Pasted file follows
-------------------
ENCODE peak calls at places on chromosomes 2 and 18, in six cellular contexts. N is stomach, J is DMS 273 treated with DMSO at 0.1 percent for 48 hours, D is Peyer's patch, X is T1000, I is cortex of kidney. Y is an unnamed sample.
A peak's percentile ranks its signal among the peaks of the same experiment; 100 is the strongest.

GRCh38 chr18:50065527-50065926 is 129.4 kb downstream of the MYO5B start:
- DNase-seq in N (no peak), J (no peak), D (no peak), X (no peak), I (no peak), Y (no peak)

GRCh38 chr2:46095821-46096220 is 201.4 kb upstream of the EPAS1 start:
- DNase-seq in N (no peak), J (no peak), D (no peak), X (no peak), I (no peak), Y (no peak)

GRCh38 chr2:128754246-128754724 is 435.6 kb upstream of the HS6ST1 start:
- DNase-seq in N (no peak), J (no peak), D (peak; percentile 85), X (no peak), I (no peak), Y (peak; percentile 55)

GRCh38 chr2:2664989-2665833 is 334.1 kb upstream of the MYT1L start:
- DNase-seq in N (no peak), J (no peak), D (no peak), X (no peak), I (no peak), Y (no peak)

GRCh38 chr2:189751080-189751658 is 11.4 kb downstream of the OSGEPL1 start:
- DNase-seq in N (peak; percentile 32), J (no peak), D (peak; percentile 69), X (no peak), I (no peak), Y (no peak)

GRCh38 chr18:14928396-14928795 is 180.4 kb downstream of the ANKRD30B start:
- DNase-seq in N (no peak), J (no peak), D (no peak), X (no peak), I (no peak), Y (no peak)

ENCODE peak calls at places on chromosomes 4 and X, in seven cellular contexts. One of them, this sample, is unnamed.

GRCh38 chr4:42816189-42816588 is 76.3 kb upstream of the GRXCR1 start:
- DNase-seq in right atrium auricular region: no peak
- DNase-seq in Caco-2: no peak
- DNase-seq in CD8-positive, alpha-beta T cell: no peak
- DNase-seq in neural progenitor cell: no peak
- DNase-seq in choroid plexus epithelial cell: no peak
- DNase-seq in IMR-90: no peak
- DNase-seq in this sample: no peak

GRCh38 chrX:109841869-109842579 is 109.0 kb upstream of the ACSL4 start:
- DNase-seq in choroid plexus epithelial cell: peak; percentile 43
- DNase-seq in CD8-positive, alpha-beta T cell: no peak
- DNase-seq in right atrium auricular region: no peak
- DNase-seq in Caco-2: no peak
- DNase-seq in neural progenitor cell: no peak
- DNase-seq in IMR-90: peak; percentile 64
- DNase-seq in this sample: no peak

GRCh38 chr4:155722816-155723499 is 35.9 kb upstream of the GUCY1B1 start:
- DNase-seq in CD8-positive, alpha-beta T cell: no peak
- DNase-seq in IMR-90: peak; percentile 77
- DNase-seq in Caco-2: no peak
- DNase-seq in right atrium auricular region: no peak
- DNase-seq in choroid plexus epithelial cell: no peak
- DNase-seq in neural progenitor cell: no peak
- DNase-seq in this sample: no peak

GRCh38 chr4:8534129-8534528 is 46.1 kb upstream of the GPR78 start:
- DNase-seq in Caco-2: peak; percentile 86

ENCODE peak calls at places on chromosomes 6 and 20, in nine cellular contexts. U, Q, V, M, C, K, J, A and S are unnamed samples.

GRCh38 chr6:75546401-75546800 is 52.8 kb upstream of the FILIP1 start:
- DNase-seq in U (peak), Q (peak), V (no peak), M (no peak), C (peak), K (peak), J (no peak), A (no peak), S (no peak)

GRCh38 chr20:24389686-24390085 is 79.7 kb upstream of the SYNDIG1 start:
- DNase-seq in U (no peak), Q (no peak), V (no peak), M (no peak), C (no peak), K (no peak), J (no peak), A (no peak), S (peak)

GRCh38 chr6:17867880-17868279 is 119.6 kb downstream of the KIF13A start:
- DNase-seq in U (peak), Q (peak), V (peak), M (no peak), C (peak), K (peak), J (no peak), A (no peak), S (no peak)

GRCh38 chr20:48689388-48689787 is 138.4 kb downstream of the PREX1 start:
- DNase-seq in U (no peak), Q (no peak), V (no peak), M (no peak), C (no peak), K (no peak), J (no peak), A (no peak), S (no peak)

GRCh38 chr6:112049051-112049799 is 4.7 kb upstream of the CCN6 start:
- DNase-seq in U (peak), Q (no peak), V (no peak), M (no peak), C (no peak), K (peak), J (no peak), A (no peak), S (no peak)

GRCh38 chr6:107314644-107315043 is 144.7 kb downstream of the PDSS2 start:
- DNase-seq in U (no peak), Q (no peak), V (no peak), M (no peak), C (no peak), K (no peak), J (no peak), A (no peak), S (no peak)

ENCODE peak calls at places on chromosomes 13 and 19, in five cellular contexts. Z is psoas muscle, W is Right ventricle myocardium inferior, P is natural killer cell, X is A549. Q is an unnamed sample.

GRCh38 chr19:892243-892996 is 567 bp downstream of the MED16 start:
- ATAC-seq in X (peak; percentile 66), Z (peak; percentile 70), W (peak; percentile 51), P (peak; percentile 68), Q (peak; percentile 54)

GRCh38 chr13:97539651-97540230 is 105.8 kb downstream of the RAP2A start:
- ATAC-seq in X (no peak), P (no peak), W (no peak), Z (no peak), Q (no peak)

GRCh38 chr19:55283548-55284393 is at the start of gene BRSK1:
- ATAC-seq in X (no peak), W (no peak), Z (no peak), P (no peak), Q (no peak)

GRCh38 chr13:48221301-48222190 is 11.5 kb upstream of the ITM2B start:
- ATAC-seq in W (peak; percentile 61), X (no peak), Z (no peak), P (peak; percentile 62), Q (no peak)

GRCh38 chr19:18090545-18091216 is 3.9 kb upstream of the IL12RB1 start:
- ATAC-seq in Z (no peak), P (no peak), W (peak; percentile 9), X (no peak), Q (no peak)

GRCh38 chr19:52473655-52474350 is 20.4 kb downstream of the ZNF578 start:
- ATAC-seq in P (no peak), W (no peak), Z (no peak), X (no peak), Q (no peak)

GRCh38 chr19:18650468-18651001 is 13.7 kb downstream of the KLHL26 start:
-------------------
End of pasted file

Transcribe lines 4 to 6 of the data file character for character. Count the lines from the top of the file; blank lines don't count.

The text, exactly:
- DNase-seq in N (no peak), J (no peak), D (no peak), X (no peak), I (no peak), Y (no peak)

GRCh38 chr2:46095821-46096220 is 201.4 kb upstream of the EPAS1 start:
- DNase-seq in N (no peak), J (no peak), D (no peak), X (no peak), I (no peak), Y (no peak)